We're nearly halfway through the Journalism Launchpad course, the five-week, one-credit course that prepares journalism student for the job or internship search and the personal finance issues that come up after graduation.

Each year I have to change this course up to accommodate changes in technology and employment trends. And each year,  social media grows in importance, both for your job skills and qualifications, and for actually finding a job. Today's biggies are LinkedIn, Twitter and YouTube.

New to LinkedIn? Here's Cat Knarr's HuffingtonPostPost on 8 Secrets to Building a Stunning LinkedIn Profile. Read this. I learned some new tricks here.

And this site, always has interesting material. Here's a really great post on  How to Get More LinkedIn Connections. New things here for me as well.

Want to get totally up to speed on social media? Take this free, five-week online online course, Social Media for Journalists: The Basics, courtesy of the Knight Center for Journalism in the Americas.

Some random comments from my reading or conversations with employers:

I don't even ask for a resume anymore. I want to see an applicant's Linkedin profile, his or her Twitter feed and a two-minute Youtube video on why I should hire him or her.  No comment needed, right? And while we're on the topic of Hire Me Videos, check out this viral number, Google Please Hire Me. Very funny. But. Back to LinkedIn. It can be a super-powerful tool, and most students don't use half the potential. Take some time and get under the hood with LinkedIn. One Launchpad student is getting job inquiries from local employers since she added "social media" to her skills keywords.  You can also link to your online portfolio. (Need one? Try PressFolios.)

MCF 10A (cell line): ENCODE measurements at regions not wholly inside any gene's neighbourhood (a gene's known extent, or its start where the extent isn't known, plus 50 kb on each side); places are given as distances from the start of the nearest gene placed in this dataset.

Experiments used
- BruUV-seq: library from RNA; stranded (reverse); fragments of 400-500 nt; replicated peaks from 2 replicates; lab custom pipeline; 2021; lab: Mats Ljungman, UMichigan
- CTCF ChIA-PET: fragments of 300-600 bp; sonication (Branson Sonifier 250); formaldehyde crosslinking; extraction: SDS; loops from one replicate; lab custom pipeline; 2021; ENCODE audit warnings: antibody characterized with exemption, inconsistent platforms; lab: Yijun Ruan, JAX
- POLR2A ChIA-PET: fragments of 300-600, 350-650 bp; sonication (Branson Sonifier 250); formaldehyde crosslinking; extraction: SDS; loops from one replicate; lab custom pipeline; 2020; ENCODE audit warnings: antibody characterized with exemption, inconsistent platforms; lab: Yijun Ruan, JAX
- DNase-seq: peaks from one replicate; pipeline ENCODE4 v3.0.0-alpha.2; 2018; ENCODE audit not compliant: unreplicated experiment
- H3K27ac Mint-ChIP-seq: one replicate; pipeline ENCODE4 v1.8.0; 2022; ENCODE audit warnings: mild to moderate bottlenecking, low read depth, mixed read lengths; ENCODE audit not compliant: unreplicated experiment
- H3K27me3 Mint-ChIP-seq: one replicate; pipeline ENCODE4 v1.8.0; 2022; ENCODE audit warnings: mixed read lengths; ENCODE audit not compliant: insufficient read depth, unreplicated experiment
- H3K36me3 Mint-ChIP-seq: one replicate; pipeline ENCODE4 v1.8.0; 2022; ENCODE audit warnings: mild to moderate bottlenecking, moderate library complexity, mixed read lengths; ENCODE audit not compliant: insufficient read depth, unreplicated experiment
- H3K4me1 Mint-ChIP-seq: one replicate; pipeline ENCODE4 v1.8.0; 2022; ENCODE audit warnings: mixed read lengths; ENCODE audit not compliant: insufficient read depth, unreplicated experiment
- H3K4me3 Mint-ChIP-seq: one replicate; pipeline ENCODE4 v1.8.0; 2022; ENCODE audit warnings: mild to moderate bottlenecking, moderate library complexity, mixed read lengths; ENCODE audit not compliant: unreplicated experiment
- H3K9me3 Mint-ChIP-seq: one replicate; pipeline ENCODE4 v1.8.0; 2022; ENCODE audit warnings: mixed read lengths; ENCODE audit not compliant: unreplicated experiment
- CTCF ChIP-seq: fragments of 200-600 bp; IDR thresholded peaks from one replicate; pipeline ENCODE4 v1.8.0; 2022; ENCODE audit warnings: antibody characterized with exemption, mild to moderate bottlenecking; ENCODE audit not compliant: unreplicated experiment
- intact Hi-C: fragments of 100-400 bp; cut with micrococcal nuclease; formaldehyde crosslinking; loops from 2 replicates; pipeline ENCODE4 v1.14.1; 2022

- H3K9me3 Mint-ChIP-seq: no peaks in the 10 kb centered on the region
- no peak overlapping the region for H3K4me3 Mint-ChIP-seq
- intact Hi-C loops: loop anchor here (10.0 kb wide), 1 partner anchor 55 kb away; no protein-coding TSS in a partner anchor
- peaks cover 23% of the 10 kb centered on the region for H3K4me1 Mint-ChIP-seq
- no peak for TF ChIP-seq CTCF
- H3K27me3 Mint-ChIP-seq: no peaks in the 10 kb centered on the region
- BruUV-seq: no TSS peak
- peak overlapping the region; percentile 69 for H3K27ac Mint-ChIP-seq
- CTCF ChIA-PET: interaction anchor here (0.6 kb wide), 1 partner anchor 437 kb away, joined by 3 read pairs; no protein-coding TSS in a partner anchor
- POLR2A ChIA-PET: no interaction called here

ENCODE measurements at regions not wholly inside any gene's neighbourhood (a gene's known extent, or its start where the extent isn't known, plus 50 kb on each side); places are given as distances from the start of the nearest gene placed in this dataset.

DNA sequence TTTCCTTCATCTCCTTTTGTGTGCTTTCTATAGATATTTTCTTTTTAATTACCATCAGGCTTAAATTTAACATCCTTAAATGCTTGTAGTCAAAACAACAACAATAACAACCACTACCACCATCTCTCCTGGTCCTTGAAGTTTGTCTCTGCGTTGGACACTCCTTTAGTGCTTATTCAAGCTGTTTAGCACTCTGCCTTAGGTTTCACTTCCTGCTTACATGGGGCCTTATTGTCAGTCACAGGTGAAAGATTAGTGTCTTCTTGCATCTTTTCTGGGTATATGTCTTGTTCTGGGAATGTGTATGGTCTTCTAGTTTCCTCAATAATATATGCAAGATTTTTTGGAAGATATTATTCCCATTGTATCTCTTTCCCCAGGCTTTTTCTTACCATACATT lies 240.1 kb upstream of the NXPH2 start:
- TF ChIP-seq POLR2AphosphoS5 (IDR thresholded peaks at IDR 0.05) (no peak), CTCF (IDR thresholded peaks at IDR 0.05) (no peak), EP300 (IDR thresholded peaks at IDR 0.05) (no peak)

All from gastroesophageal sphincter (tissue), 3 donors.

Jobs have moved away from big job boards like Monster and over to niches. Here's SmartRecruiter's list of 50 Best Job Boards.   The list on this page includes boards for sports,  book publishing, and even jobs and internships in Hollywood. (And follow these sites on the Twitter.)

If you're looking for a marketing job, don't bother applying unless you have at least 2,000 Twitter followers. Especially in public relations and marketing, employers want to know that you not only understand how these tools are used, but you're using them all the time yourself. Use it and Tweet smart things, like links to stories you're interested in. (I've also had students get interviews with sources through Twitter.) A lot of students put social media skills on their resume, but you need numbers to back this up. You also need to understand and stay up to date on social media metrics. Here's an earlier post on this topic, with a little primer.